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Presidio Bay Preps 2 Life Sciences Projects In Burgeoning San Carlos Market

Longtime Bay Area developer Presidio Bay Ventures is the latest player to get in on a growing trend of life sciences development in the small city of San Carlos, California, with a pair of projects underway: 777 Industrial, a 146K SF Class-A lab and office space, and 642 Quarry, a 472K SF, six-story research and development campus.  

Set between the city of San Francisco and Silicon Valley, San Carlos has been a rising star in Bay Area life sciences real estate in recent years. The 2014 opening of the $200M San Carlos Center, a unit of Sutter Health, and Alexandria Real Estate Equities’ 2019 announcement that it was planning to build a 1.6M SF biotech campus that would include the former Kelly-Moore Paints headquarters were early milestones that helped to catalyze a spree of land acquisition and development. 

Core and shell construction on Presidio's 777 Industrial project are expected to be complete at the end of this year, and the company plans to break ground on 642 Quarry in the middle of next year.

“With Alexandria making such a large bet, it’s a large economic driver,” Presidio Bay Managing Partner and founder Cyrus Sanandaji said. 

A rendering of 777 Industrial, a forthcoming life sciences development in San Carlos, California.

Alexandria in March proposed another San Carlos development, a 105K SF, three-story project on the city’s east side. Earlier this year, Phase 3 Real Estate Partners picked up a 247K SF campus in town for $102M.

Connected to the region via rail transit, San Carlos offers a key midpoint for development and more accessible housing to attract talent, Sanandaji said. For years, developers and startups have found homes amid the city’s industrial districts, traditionally home to auto shops and metalworking studios, but more recently to wineries and breweries. 

Growth in San Carlos continues to pick up momentum as Bay Area life sciences has seen a mixed 2023. The region has led the nation in National Institutes of Health funding and seen shifts in rental rates indicating a potential rebound is in the works, but some local developers have said the market is softening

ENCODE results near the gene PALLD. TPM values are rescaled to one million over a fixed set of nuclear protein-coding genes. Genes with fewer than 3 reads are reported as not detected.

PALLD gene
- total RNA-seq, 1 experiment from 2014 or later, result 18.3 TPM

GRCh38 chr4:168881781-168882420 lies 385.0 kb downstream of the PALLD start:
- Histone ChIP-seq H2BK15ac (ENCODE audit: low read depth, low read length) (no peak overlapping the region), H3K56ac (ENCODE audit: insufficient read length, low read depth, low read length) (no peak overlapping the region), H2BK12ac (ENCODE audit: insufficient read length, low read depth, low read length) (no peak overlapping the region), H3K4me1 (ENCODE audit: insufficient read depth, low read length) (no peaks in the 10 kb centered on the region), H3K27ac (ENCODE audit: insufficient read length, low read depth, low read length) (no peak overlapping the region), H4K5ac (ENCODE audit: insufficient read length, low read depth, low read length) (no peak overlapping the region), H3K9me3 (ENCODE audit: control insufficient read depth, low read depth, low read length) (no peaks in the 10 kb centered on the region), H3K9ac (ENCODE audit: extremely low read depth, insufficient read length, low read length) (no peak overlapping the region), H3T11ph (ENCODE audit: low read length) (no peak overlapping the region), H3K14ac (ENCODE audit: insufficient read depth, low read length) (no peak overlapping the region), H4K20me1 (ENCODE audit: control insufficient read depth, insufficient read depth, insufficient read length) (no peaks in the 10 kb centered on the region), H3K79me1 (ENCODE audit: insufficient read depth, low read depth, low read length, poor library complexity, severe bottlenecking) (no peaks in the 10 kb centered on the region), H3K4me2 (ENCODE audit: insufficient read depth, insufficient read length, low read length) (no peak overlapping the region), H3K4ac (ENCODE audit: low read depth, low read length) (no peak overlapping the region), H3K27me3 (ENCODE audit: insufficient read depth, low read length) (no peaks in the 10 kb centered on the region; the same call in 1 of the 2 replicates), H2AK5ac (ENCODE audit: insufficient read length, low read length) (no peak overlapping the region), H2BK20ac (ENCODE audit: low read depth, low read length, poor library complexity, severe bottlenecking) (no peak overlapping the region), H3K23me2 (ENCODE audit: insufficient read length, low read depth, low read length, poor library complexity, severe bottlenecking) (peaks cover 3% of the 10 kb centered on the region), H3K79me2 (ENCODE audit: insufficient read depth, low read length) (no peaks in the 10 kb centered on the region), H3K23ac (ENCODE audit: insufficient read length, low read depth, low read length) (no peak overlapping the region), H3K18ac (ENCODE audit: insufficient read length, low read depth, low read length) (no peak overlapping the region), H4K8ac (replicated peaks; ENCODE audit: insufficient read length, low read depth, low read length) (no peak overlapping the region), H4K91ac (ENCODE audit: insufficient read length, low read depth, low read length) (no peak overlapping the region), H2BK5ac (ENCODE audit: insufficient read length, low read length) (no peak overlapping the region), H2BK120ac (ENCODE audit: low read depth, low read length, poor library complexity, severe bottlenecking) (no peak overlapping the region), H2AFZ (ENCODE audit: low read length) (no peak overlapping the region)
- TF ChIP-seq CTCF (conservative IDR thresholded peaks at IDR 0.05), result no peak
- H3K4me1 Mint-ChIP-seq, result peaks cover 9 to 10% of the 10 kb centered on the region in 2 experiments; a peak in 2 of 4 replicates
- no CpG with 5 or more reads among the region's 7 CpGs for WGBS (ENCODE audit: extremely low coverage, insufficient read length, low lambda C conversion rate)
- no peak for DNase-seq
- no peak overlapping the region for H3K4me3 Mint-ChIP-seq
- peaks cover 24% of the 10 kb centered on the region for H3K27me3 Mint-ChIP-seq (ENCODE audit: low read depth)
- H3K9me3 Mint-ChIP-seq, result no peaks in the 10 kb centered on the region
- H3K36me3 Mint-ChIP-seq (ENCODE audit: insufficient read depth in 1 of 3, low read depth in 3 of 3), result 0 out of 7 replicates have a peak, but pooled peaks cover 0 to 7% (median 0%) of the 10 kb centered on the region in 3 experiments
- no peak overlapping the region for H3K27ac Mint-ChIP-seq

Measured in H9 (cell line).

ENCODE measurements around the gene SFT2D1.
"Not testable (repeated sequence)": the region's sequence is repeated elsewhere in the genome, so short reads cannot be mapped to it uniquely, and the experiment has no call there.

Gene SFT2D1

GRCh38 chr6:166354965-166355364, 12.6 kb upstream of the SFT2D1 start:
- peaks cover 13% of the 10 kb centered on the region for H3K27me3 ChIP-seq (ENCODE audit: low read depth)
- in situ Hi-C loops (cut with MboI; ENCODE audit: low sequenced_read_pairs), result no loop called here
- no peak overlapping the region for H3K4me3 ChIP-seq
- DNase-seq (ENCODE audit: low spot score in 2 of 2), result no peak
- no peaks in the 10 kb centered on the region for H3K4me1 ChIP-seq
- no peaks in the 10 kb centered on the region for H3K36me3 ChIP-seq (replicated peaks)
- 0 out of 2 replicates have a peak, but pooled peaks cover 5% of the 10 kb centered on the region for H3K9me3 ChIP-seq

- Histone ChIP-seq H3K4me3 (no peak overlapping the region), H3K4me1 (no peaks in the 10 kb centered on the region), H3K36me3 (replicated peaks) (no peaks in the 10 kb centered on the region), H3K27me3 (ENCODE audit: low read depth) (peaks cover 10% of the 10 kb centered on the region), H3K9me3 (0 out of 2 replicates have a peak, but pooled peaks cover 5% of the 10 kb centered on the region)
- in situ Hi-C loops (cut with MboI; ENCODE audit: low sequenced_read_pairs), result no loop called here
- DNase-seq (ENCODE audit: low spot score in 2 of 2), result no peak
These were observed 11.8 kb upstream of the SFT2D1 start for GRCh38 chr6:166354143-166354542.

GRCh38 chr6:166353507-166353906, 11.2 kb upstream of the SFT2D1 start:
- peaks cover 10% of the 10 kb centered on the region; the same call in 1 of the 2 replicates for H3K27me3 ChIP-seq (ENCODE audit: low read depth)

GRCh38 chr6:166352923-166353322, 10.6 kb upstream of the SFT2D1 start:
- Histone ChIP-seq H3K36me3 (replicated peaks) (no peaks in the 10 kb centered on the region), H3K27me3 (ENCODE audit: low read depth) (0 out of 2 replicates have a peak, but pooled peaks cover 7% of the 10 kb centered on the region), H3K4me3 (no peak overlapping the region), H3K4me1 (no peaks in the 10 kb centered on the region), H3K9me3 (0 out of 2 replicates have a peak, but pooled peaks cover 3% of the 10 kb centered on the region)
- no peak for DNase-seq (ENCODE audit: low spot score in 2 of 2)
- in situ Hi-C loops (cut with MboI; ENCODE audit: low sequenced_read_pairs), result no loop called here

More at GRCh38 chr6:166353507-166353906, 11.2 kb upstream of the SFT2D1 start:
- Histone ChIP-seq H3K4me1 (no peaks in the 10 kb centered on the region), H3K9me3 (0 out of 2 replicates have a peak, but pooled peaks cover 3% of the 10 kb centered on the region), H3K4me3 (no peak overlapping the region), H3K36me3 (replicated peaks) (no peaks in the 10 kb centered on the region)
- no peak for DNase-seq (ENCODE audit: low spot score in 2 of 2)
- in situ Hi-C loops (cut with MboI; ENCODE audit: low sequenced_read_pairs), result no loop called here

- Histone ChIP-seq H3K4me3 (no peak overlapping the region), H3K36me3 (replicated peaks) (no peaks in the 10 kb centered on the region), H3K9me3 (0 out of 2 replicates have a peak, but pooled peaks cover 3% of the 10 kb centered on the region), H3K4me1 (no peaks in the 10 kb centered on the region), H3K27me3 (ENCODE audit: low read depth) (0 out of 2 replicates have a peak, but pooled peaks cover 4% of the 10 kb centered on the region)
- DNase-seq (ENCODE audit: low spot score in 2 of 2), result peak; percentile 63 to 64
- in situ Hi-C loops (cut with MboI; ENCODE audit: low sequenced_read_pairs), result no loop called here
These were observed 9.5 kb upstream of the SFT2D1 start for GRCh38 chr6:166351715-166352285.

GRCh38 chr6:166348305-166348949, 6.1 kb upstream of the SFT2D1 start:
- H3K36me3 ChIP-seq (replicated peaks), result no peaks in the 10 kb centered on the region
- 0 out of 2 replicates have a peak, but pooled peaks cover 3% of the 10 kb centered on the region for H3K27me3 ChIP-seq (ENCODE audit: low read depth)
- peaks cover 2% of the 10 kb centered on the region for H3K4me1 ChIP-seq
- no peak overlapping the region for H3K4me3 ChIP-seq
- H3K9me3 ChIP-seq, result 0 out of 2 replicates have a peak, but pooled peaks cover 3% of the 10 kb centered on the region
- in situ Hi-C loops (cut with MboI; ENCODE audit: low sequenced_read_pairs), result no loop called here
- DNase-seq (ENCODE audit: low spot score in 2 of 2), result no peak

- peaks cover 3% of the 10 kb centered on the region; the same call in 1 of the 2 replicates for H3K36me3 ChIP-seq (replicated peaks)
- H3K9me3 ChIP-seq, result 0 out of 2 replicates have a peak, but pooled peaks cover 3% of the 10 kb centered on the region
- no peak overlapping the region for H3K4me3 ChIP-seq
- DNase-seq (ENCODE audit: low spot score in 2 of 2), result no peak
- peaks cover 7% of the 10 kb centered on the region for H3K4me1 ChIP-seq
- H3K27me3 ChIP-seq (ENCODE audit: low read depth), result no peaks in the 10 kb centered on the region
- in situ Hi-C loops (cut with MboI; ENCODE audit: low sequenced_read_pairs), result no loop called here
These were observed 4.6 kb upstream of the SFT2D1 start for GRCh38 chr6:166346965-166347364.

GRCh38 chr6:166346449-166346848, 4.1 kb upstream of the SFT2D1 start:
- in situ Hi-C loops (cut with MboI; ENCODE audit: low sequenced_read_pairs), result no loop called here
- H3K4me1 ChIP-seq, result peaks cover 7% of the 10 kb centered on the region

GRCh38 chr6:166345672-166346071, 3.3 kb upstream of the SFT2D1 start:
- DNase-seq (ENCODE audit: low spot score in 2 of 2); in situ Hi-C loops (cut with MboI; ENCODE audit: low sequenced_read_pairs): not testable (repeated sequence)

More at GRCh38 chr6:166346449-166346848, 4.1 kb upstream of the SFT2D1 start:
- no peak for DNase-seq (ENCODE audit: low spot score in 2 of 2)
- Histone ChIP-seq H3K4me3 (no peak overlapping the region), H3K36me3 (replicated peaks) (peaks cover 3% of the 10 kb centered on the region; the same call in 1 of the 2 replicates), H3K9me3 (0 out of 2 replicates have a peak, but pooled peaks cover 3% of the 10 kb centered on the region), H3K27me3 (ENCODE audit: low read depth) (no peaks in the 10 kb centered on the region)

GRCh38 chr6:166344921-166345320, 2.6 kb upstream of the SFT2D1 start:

San Francisco, which has been a difficult area for life sciences development, has seen very low vacancy, while South San Francisco, which has boomed in recent years, has historically had limited supply.

That is expected to change in coming years. There are 5.4M SF of labs under construction in the region, including 2.1M SF under redevelopment.  

Sanandaji said that in recent years, when VC funding was booming and vacancies were low, any space would do for companies flush with cash. Now, with more supply and select startups able to shop around, it is important to provide more lifestyle amenities to lure tenants. 

At 777 Industrial, adjacent to Alexandria’s campus, there is space for smaller firms that have cleared a few funding rounds and are looking for 30K SF to 40K SF. It will include e-bikes, EV charging stations, an on-site fitness center and a roof deck equipped with an outdoor kitchen. At 642 Quarry, the larger research campus, the space includes bocce and pickleball courts, an outdoor amphitheater, a public art program and on-site childcare.  

Sanandaji said leasing has grown rapidly at the two projects since the beginning of Q2. Firms had been holding off on making space decisions in the unsteady funding market, but now they either have regulatory approvals or new funding to bolster a move to a new and larger space. 

“Yes, people are economically driven, but owners are looking at retention, they're looking at the cost of the health and wellness, the happiness of their employees,” he said. “The conventional thought is that if you’re a life science company, there is no work-from-home. That's not necessarily true. Lab folks tend to take up just half the total square footage.”